Trilateration


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trilateration

[trī‚lad·ə′rā·shən]
(engineering)
The measurement of a series of distances between points on the surface of the earth, for the purpose of establishing relative positions of the points in surveying.

Trilateration

 

a method of determining geodetic control points. Trilateration consists in the construction of a chain or network of interconnected triangles in a given area and the measurement of all three sides of each triangle. The angles of the triangles and the coordinates of their vertices are determined by trigonometric computations. The sides of the triangles are measured with range-only radar or electrooptical range finders. Trilateration has the same purpose as triangulation.

trilateration

A surveying method in which the lengths of all sides of a chain of triangles, polygons, or quadrilaterals (or any combination of them) are measured with an electronic instrument; the angles then may be computed from these field measurements.
References in periodicals archive ?
When a User Node (UN) enters an area, where it can obtain at least 3 ranging measurements to 3 distinct NN of a LRF, a trilateration algorithm can be performed and a solution for its relative position inside LRF can be obtained.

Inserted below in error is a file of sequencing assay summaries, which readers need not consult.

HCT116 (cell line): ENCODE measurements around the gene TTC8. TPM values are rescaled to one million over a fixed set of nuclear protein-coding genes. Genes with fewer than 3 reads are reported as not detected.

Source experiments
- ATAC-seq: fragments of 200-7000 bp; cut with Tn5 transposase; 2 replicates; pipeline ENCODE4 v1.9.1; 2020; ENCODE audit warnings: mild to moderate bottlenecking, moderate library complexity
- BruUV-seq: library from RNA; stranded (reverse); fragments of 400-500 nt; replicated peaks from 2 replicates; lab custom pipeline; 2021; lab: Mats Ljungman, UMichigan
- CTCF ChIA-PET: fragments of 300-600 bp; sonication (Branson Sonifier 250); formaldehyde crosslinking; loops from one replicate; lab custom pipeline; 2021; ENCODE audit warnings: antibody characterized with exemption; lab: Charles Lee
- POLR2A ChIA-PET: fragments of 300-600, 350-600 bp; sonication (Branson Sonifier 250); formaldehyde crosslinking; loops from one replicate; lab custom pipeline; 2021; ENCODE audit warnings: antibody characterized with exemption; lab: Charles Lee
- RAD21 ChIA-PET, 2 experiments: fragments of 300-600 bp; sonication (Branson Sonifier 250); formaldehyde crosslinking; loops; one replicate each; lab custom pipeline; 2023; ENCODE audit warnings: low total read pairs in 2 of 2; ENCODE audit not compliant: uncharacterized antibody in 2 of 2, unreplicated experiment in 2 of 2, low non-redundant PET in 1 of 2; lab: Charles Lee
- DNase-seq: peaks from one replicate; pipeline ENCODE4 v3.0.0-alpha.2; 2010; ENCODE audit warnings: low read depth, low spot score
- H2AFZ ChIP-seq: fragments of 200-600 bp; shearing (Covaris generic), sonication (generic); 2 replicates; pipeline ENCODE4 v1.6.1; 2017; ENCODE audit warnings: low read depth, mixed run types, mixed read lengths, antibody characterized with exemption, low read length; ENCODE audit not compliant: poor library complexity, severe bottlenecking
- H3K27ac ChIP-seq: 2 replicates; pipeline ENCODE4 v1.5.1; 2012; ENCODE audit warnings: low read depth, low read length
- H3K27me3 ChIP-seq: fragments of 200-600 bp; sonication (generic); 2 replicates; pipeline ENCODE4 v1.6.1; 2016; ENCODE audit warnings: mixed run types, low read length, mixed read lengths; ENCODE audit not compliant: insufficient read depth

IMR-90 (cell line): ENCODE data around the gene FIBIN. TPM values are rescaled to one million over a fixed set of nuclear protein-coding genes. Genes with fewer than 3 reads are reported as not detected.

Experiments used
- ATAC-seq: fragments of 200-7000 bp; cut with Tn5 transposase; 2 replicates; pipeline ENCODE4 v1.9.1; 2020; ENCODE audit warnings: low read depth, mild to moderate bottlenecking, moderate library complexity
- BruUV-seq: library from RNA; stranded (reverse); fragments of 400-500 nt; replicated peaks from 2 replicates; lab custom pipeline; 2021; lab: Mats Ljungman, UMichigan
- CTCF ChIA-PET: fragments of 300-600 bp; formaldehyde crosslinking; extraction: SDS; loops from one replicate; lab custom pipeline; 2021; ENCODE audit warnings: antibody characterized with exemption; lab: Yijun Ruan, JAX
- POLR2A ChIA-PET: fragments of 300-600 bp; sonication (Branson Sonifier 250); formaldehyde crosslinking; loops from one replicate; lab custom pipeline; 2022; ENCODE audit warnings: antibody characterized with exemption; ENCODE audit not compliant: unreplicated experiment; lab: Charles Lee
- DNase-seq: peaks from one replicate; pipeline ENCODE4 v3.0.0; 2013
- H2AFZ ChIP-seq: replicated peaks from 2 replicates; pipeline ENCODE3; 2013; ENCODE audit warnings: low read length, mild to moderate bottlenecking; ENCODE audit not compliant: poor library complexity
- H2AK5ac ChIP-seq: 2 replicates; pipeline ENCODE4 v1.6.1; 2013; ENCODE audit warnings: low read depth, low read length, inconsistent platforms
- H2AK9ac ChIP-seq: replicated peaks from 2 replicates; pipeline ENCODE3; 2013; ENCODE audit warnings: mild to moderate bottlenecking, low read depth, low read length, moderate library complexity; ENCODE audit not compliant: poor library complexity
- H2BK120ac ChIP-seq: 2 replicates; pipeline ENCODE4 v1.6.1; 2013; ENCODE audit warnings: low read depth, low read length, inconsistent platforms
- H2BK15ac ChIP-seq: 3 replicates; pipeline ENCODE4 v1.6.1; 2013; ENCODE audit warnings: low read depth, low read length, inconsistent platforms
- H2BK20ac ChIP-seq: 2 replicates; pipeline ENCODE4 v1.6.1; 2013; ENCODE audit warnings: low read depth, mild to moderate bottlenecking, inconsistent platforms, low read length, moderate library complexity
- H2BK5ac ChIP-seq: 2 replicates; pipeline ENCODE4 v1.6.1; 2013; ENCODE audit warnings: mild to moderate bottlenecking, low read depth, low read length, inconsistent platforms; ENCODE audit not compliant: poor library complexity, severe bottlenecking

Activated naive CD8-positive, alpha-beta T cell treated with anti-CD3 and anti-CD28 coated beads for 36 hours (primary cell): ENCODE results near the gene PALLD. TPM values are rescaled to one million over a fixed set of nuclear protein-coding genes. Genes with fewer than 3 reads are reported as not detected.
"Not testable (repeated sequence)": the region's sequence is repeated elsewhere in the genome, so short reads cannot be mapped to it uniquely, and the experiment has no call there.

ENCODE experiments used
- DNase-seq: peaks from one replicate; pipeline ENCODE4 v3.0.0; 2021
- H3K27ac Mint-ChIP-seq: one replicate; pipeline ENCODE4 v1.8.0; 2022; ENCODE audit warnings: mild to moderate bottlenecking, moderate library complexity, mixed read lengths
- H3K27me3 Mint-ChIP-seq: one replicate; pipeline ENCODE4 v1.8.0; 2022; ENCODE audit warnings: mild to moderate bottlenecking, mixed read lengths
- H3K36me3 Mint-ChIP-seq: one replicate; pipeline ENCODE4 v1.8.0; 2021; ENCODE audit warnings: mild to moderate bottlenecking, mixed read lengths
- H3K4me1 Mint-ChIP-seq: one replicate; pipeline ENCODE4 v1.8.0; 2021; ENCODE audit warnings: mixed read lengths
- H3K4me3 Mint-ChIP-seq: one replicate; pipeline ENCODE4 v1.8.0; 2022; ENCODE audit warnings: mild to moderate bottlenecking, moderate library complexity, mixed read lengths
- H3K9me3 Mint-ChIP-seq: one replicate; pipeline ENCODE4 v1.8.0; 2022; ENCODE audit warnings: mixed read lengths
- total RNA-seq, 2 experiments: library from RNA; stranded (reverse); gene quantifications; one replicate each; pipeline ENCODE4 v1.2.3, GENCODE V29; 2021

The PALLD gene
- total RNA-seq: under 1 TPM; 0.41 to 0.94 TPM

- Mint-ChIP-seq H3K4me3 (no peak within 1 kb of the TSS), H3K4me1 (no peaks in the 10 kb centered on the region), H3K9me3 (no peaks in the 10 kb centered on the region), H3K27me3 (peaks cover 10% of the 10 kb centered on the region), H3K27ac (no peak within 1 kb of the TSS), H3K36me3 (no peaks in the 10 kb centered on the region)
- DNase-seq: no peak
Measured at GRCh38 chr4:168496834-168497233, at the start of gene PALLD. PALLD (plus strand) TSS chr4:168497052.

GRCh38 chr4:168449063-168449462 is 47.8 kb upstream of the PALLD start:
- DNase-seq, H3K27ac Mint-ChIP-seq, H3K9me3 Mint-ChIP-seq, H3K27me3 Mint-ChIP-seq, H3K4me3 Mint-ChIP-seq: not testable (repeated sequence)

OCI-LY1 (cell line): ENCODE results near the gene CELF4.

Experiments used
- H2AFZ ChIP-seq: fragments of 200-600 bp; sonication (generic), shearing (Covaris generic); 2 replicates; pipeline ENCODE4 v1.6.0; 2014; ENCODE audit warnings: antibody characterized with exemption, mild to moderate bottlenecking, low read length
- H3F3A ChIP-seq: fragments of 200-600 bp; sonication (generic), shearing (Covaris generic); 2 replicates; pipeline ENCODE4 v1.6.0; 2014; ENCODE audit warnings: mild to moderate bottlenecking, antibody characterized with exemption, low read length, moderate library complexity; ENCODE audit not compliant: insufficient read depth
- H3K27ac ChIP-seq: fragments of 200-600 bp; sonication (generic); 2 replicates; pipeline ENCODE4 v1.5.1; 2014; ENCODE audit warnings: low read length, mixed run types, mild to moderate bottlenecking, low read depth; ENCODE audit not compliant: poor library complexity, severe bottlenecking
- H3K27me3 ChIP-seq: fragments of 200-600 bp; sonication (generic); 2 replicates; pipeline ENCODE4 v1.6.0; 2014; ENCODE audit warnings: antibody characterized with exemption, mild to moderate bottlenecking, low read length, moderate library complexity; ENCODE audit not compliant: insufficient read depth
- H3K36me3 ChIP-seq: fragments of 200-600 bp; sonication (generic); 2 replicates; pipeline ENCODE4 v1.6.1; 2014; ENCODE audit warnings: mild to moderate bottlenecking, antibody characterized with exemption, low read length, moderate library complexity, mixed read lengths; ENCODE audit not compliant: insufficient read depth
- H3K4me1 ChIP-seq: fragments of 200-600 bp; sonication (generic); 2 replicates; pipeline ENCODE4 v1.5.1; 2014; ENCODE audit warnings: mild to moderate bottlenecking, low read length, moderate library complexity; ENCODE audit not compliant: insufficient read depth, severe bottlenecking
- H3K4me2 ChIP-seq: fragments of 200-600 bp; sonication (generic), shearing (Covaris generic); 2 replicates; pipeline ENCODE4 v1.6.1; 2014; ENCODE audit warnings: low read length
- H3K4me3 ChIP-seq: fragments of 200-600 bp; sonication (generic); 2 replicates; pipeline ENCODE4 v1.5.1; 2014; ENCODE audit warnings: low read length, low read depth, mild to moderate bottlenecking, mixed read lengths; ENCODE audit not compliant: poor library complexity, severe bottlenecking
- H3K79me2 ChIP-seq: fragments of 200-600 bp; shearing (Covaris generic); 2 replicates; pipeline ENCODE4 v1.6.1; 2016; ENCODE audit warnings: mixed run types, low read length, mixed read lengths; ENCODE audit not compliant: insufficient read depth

Your satnav's job is to use radio waves to locate the satellites, figure out the distance to each, and use this information to deduce its own location using a mathematical principle called 3D trilateration.
Location can then be derived through the processes of trilateration or multilateration.
These two distances for each stopping location were used to compute, by way of trilateration, the coordinates of the stopping location relative to the viewing location (see Fukusima, Loomis, & Da Silva, 1997).
This process is called trilateration and is used by the GPS unit's receiver to calculate the latitude and longitude position of this point.
This ranging system was based on a concept termed trilateration.
Spot elevations can be located by trilateration from two grid stations.
In synergy with, and yet in stark contrast to the article in this issue on digital mapping, As it Was details some of the history of hydrography and cartography, from the earliest form of sailing directions of the 95 to 130 AD era, known as periploi, to an underwater trilateration survey of offshore oil rig pipe lines carried out in 1976.
These include the most sophisticated automated laboratory workstations through the relatively large-scale global positioning systems that use trilateration, a geometric principle that lets the user find one location if the distance to another location is already known.
Trilateration is the determination of the relative position between points through the measurement of their separation distances.
Mobilsat is requesting two orbital positions (at about 85 and 125 degrees), saying the two will enable trilateration for mobile vehicle position location, accurate to within 0.